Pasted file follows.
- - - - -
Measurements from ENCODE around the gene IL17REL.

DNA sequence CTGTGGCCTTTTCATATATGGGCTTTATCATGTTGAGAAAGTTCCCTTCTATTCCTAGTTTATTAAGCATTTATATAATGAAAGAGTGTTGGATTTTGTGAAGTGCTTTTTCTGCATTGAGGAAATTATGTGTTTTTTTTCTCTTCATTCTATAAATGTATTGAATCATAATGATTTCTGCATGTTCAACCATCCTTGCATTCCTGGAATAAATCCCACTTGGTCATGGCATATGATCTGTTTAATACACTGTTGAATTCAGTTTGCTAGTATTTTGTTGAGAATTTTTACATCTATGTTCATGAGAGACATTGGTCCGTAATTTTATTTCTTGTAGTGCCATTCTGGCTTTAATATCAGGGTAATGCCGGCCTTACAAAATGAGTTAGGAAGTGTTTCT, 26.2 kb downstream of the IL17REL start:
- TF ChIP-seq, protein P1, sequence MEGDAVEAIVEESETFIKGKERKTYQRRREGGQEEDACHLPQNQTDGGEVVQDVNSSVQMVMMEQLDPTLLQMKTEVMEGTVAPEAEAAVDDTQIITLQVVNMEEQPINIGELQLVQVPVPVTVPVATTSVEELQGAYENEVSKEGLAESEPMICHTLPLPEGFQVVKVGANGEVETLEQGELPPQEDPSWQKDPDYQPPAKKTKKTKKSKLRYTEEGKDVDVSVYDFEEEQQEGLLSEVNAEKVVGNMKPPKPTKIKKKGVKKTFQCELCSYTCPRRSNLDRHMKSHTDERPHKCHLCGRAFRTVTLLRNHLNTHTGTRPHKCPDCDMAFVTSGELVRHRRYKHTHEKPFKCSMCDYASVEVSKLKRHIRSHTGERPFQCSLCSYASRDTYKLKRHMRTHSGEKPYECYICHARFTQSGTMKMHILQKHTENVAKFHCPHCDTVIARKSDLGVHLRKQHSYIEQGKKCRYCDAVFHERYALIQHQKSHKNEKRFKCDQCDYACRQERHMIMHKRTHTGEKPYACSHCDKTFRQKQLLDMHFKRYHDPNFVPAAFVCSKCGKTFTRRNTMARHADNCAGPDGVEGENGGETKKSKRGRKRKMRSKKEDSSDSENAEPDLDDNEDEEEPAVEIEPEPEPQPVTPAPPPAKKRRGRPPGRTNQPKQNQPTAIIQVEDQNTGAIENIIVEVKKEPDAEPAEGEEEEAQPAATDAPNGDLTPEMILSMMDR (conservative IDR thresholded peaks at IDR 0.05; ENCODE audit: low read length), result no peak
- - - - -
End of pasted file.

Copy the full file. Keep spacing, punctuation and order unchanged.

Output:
Measurements from ENCODE around the gene IL17REL.

DNA sequence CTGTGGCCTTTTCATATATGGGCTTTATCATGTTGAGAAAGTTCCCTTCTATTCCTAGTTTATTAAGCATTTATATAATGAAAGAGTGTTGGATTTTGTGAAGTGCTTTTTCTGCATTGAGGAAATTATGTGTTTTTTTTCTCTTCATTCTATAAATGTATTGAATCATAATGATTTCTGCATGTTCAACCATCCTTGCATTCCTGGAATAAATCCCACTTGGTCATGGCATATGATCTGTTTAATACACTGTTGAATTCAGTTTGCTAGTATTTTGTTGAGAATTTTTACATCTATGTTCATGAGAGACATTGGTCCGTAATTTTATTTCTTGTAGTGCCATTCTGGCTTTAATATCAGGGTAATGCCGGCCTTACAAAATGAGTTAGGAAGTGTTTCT, 26.2 kb downstream of the IL17REL start:
- TF ChIP-seq, protein P1, sequence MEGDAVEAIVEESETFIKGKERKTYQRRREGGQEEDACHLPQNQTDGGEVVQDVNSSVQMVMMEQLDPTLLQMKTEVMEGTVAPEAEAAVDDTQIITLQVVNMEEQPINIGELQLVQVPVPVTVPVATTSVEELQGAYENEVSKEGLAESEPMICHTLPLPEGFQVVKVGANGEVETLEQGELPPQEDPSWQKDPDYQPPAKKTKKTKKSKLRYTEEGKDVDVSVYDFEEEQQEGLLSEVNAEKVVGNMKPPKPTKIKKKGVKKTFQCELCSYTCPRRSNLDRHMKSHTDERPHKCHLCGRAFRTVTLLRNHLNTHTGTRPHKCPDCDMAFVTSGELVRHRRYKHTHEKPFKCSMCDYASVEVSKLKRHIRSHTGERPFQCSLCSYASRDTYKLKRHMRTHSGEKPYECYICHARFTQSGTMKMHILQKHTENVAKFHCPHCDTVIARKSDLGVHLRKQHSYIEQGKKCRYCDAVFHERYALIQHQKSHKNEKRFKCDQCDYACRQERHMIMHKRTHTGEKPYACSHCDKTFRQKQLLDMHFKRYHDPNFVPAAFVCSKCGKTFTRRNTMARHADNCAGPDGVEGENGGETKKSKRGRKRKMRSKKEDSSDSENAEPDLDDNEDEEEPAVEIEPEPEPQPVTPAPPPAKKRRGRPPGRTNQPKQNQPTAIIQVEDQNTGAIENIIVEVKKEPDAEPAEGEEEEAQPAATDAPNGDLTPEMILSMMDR (conservative IDR thresholded peaks at IDR 0.05; ENCODE audit: low read length), result no peak